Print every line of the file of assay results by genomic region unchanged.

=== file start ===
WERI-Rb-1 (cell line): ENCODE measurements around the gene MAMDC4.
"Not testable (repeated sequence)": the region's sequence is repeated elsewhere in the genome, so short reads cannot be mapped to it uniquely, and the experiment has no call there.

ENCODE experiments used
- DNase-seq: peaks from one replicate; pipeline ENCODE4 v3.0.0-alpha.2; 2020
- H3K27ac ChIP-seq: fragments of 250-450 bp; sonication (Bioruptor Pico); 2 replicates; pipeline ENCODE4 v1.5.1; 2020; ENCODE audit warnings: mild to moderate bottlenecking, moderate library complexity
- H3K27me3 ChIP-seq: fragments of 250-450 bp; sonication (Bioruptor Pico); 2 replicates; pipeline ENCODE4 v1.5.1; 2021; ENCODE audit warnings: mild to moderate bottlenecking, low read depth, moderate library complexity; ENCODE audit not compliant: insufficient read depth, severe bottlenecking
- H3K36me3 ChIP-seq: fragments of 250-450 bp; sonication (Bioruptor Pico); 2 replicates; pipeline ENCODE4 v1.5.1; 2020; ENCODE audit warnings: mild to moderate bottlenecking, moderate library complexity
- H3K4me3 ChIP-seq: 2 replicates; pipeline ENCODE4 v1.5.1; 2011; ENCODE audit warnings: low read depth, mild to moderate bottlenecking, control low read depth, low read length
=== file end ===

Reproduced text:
WERI-Rb-1 (cell line): ENCODE measurements around the gene MAMDC4.
"Not testable (repeated sequence)": the region's sequence is repeated elsewhere in the genome, so short reads cannot be mapped to it uniquely, and the experiment has no call there.

ENCODE experiments used
- DNase-seq: peaks from one replicate; pipeline ENCODE4 v3.0.0-alpha.2; 2020
- H3K27ac ChIP-seq: fragments of 250-450 bp; sonication (Bioruptor Pico); 2 replicates; pipeline ENCODE4 v1.5.1; 2020; ENCODE audit warnings: mild to moderate bottlenecking, moderate library complexity
- H3K27me3 ChIP-seq: fragments of 250-450 bp; sonication (Bioruptor Pico); 2 replicates; pipeline ENCODE4 v1.5.1; 2021; ENCODE audit warnings: mild to moderate bottlenecking, low read depth, moderate library complexity; ENCODE audit not compliant: insufficient read depth, severe bottlenecking
- H3K36me3 ChIP-seq: fragments of 250-450 bp; sonication (Bioruptor Pico); 2 replicates; pipeline ENCODE4 v1.5.1; 2020; ENCODE audit warnings: mild to moderate bottlenecking, moderate library complexity
- H3K4me3 ChIP-seq: 2 replicates; pipeline ENCODE4 v1.5.1; 2011; ENCODE audit warnings: low read depth, mild to moderate bottlenecking, control low read depth, low read length